Now you can search with a green conscience:
Google Powers Up 1.6 MW Solar System & Hybrid Initiative.

But it doesn't say how much electricity Google actually uses.

Wednesday, June 06, 2007

New nuclear build doesn't stack up

The new nuclear power station being built in Finland is often pointed to by nuclear advocates as showing that new plants can be built without subsidies.

This is thrown into doubt by more than 1,000 breaches in safety standards reportedly identified by the Finnish safety executive STUK since work began 18 months ago.

It means that safety is being compromised to cut costs.

Activists from countries including the UK blockaded the entrance and occupied giant cranes at the Olkiluoto 3 site early on Monday, May 28, in protest over safety and work standards.

The project is also being attacked by lawyers at Brussels on rounds that it violates on two counts state aid laws - ie that it is really subsidised.

Saturday, June 02, 2007

Government proposals on managing radioactive waste 'incoherent and opaque'

The House of Lords Science and Technology Committee have attacked the government's proposals for the next phase of the Managing Radioactive Waste Safely (MRWS) programme.

In July 2006 the Committee on Radioactive Waste Management (CoRWM) recommended geological disposal of the UK's radioactive waste.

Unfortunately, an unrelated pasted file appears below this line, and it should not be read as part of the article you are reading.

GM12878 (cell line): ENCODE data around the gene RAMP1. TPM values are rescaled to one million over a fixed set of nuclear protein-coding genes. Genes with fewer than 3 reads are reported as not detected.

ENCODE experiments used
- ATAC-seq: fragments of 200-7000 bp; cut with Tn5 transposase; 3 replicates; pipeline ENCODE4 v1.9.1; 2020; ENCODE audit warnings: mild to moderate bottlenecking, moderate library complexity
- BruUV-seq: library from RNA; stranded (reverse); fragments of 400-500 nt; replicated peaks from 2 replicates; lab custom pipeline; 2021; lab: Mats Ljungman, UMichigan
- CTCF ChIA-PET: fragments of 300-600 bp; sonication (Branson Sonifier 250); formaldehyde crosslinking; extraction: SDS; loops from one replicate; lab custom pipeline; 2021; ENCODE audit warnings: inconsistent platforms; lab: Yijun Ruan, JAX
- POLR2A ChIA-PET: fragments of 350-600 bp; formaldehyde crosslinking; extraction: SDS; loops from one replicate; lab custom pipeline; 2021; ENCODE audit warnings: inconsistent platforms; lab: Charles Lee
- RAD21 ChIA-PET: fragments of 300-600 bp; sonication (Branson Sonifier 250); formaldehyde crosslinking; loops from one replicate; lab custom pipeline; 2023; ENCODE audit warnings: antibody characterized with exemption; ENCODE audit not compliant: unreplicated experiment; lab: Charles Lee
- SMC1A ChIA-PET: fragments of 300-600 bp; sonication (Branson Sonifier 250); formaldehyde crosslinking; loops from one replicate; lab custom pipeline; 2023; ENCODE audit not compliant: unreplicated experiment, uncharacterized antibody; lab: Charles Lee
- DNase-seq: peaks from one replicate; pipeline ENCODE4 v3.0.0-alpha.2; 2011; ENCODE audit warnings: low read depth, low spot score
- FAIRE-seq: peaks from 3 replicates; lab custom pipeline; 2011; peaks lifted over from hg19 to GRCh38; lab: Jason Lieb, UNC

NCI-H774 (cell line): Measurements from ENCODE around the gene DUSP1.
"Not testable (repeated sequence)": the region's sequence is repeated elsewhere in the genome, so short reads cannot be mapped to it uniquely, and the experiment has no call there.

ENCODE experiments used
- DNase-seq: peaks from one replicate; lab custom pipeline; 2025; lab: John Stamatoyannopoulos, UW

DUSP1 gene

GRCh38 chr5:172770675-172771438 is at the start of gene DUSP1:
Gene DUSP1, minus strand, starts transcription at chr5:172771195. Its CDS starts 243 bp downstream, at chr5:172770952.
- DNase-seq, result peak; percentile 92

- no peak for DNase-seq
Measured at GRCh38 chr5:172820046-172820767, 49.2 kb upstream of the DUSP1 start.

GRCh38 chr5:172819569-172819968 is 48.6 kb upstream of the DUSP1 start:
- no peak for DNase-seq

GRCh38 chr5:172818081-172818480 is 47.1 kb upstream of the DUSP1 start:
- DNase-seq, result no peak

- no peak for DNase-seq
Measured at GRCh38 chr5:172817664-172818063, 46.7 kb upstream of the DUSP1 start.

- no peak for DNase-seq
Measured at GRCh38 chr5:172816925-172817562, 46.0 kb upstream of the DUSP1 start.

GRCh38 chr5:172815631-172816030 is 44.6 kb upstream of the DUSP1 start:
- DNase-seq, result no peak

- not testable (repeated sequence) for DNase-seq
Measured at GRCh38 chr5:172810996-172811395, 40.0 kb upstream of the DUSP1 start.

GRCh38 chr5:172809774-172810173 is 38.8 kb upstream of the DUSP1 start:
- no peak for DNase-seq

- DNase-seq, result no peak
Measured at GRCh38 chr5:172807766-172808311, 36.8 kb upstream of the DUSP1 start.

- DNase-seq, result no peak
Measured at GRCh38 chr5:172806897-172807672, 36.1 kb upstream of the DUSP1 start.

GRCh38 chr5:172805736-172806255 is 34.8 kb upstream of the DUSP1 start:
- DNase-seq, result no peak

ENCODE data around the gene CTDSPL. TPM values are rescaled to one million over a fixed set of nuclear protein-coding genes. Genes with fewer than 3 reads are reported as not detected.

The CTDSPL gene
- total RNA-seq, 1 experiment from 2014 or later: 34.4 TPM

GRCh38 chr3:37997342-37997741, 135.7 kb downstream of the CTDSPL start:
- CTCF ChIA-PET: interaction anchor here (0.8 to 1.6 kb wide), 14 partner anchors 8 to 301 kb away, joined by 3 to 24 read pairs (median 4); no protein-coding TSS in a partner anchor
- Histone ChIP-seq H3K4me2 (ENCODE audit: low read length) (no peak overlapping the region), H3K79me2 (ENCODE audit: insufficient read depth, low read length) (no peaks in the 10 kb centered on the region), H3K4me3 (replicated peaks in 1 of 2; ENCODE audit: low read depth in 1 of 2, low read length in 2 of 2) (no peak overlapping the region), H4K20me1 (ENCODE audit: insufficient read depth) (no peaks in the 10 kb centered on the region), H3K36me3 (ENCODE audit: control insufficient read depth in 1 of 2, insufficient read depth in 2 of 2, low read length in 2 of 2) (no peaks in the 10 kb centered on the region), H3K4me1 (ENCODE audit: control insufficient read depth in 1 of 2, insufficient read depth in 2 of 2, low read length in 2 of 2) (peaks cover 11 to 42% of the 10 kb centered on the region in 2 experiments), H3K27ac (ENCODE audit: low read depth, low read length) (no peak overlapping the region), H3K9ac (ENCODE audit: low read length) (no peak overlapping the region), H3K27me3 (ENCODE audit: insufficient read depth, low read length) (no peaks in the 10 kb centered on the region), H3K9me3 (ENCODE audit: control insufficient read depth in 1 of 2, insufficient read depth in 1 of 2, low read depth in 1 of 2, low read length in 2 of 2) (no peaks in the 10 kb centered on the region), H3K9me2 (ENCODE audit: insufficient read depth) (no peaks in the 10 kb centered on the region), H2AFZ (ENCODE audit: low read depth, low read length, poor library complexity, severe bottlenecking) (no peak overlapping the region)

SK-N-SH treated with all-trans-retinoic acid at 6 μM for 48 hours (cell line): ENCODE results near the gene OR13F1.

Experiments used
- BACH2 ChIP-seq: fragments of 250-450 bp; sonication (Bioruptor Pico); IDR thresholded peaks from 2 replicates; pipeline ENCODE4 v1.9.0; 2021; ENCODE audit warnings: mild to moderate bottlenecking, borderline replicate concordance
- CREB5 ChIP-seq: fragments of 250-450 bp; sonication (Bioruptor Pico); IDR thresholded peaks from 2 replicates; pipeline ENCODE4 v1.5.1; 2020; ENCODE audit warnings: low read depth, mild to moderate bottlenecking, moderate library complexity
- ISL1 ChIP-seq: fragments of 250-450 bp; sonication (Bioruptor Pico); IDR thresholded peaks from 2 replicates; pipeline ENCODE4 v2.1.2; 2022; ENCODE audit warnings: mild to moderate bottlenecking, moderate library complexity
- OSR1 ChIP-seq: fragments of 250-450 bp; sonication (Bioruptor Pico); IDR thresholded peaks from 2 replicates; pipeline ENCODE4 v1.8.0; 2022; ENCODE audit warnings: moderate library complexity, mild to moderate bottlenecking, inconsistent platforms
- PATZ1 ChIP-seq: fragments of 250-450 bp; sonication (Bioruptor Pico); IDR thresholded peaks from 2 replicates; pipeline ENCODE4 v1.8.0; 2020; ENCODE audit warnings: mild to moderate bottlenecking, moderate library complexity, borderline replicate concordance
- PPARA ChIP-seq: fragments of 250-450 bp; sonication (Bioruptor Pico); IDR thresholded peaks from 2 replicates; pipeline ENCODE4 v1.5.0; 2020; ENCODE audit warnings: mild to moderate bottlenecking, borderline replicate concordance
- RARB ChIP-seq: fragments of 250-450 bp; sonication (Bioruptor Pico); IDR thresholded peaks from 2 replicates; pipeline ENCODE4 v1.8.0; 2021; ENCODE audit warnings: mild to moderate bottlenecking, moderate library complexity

CoRWM also recommended the setting-up of an independent body to oversee the MRWS programme-echoing a recommendation made by the Science and Technology Committee as far back as 1999.

The government have accepted the use of geological disposal but currently propose merely to set up an advisory group, rather than a truly independent overseeing body.
  • The Lords Committee therefore recommend that the government should establish a statutory body, independent of day to day government control and accountable to Parliament, to oversee the implementation of the geological disposal programme.
  • The Committee also criticise the institutional framework for the implementation stage of the MRWS programme. They label the government's plans 'incoherent and opaque' and urge the government to establish independent expert scrutiny and clear lines of accountability for the next stage of the MRWS programme.